Today's students do not want to "go down in history as the first generation of modern Europe that can expect to 'benefit' from fewer opportunities than the previous one," Bert Vandenkendelaere, chair of the European Students' Union, told the OECD higher education conference in Paris. Threatened by significant age wage gaps, high dropout rates, rampant graduate unemployment and limited support in starting a home or family, students fear their future may be bleaker than that of their parents.
While recognising that resources are scarcer than before, he stressed that "institutional management, the design of programmes and all aspects of the educational process are there because of us and for us, the students". The student leader spoke at the OECD's Institutional Management in Higher Education general conference held in Paris from 13-15 September.
Europe's students argue that education is a universal right and as such should be accessible to all no matter what their social and economic background. Because higher education plays a vital role in ensuring the welfare of society, "we think that it is highly important that those who are able to succeed in higher education should be fully supported to do so," Vandenkendelaere added.
Throughout the conference, students were referred to as 'customers' or as a budding work-force - and now and then as stakeholders. Students prefer to be seen as tomorrow's responsible citizens.
"Through education we develop active citizens, skilled workers, creative builders of our future and mainly of our sustainable development," Vandenkendelaere explained. Institutions of higher learning must focus on social responsibility as much as they do on innovation and careers, he suggested.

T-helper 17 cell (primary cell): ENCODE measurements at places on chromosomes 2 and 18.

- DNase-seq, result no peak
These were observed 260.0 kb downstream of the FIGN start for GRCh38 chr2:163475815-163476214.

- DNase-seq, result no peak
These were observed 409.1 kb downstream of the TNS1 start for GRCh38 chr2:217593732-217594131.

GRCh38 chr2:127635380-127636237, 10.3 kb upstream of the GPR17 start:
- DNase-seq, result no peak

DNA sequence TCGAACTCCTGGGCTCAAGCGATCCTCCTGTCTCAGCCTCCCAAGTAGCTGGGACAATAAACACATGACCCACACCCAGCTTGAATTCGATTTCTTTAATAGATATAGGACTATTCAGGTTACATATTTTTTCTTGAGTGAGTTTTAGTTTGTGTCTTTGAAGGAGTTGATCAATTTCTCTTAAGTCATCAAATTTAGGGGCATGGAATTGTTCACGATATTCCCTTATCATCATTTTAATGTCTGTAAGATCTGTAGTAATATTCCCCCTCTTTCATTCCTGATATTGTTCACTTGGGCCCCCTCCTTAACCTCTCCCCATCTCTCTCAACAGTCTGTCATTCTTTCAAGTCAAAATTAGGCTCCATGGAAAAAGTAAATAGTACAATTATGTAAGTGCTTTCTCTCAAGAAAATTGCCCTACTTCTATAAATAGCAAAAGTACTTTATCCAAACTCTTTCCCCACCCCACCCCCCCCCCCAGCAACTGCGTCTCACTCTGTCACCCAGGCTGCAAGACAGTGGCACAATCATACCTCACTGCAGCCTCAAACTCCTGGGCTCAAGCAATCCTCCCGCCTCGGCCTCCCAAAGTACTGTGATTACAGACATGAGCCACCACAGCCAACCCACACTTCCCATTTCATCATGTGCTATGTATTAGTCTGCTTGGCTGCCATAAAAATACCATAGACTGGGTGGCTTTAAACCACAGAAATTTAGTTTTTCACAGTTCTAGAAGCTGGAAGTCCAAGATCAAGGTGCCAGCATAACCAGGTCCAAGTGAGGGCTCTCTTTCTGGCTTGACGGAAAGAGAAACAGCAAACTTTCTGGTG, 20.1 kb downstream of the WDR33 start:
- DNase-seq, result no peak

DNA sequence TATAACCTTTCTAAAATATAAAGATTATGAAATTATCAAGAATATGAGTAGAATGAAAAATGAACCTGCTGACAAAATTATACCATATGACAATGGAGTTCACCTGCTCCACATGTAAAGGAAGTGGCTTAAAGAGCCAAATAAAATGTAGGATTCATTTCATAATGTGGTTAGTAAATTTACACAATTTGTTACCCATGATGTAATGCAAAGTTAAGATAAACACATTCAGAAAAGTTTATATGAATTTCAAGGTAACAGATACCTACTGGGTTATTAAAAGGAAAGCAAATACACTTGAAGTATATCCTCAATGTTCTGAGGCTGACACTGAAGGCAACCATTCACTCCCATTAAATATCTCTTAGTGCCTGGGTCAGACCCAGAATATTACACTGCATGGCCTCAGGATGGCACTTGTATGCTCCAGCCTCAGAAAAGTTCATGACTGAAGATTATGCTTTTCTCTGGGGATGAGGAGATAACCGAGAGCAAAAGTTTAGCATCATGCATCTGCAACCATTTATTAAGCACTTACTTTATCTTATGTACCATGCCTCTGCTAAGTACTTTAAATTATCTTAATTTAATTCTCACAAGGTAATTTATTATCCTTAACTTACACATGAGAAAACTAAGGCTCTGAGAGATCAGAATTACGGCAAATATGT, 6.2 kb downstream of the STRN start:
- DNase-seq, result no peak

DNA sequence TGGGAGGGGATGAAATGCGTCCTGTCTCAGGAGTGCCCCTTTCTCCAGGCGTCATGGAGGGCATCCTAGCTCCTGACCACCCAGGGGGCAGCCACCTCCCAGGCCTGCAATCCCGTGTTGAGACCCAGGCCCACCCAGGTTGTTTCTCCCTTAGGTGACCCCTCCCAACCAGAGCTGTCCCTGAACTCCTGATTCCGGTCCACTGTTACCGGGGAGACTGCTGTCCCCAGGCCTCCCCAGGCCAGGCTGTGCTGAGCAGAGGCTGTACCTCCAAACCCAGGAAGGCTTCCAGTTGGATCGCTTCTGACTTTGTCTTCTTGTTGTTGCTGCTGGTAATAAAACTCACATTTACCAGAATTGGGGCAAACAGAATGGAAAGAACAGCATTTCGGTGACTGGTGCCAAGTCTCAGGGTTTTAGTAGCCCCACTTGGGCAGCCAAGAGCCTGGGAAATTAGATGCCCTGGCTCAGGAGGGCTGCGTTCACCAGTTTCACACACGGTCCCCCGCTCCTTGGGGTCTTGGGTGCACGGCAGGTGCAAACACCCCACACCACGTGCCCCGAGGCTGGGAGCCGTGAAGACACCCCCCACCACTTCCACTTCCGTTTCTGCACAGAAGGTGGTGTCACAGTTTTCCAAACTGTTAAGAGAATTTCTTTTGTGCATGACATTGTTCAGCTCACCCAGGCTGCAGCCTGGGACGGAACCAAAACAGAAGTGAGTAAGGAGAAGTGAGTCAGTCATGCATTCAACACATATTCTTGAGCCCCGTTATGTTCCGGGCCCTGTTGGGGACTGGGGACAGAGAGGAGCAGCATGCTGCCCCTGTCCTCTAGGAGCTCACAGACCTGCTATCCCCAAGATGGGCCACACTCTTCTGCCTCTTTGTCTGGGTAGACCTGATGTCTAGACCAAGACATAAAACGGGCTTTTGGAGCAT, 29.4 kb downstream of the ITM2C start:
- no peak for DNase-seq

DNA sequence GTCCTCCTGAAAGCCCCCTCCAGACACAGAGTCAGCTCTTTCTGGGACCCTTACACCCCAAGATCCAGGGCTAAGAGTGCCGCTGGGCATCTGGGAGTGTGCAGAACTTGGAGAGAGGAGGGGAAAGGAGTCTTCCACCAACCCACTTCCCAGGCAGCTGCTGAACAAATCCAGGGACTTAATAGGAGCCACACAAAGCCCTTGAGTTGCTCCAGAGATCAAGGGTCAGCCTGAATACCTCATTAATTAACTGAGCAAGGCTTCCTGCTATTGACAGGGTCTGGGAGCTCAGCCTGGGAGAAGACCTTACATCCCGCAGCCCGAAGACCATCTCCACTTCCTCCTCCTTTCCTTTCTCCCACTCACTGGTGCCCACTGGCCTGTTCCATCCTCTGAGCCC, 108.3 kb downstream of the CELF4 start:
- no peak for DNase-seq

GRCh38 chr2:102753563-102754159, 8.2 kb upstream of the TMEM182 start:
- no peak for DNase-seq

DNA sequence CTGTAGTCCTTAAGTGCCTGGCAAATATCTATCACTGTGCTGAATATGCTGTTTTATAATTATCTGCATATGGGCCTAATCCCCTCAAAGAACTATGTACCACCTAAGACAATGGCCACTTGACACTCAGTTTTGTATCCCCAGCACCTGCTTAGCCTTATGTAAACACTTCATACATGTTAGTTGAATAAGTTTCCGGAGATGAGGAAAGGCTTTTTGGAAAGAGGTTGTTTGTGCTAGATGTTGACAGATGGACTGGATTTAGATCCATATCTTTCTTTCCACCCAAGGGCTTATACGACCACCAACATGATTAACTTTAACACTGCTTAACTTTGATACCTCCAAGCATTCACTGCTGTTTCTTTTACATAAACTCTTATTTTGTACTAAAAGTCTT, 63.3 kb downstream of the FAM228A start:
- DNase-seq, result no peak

Support of progression and completion is needed to staunch high dropout rates - 30% according to the OECD's Education at a Glance 2010 report. Students are not always at fault for failing to complete, and some institutions do not adapt or adapt too slowly to meet student requirements, the report said. Systems need to be developed to take into account the learning acquired before drop-out.
Vandenkendelaere also suggested that student-centred, quality teaching would help reduce the flow of those leaving before degree completion. This kind of reform would lead to teaching more transferable skills needed in the current job market.
High youth unemployment keeps some people in school, postponing their addition to the ranks of the unemployed. As a result, demand pressures remain high, several participants pointed out.
Squeezed to find rapid solutions, managers adopt inappropriate and inefficient stop-gap measures including poorly-designed online education programmes or over subscribed amphi-theatre classes without taking the time to devise a long-term strategic vision, they said. Furthermore, this practice had the effect of devaluing degrees, Vandenkendelaere added.
Some speakers reminded participants that the purpose of higher education was not so much to teach people a series of facts but to teach them to think, to come up with innovative solutions to complex problems. In an age of over specialisation, they stressed the need for a pluri-disiplinary approach. The humanities must be rehabilitated and encouraged to flourish as much as math has in recent years, they argued.
This view was shared by François Fourcade, scientific director of the Education Science Research Lab for the Paris Chamber of Commerce. He's revised his teaching methods radically and now thinks that students get from A to B more quickly if allowed to dawdle along their own dusty, zig-zaggy path, stopping at points in between, rather than being forced to march together down a single, well-paved highway.
It was time to reform when Fourcade realised that he and his colleagues had helped train those responsible for the financial meltdown, he admitted.
Supplying greater practical experience for students was another leitmotiv of the conference.
Vandenkendelaere stressed the need for more internships. Study and internships abroad should be more fully encouraged, he urged. A target of 20% student mobility should be a common aim of both the European High Education Area as well as OECD countries, he said. The enriching experience of study abroad should be the norm rather than the exception for those whose pockets are deep enough to afford it, he argued.
In closing he urged that rather than 'doing more with less' as the conference theme suggested, institutions should aim to do more with at least the same. Times may be tough, Vandenkendelaere concluded, but students are "not content to remain passive in the face of this new and sad reality".
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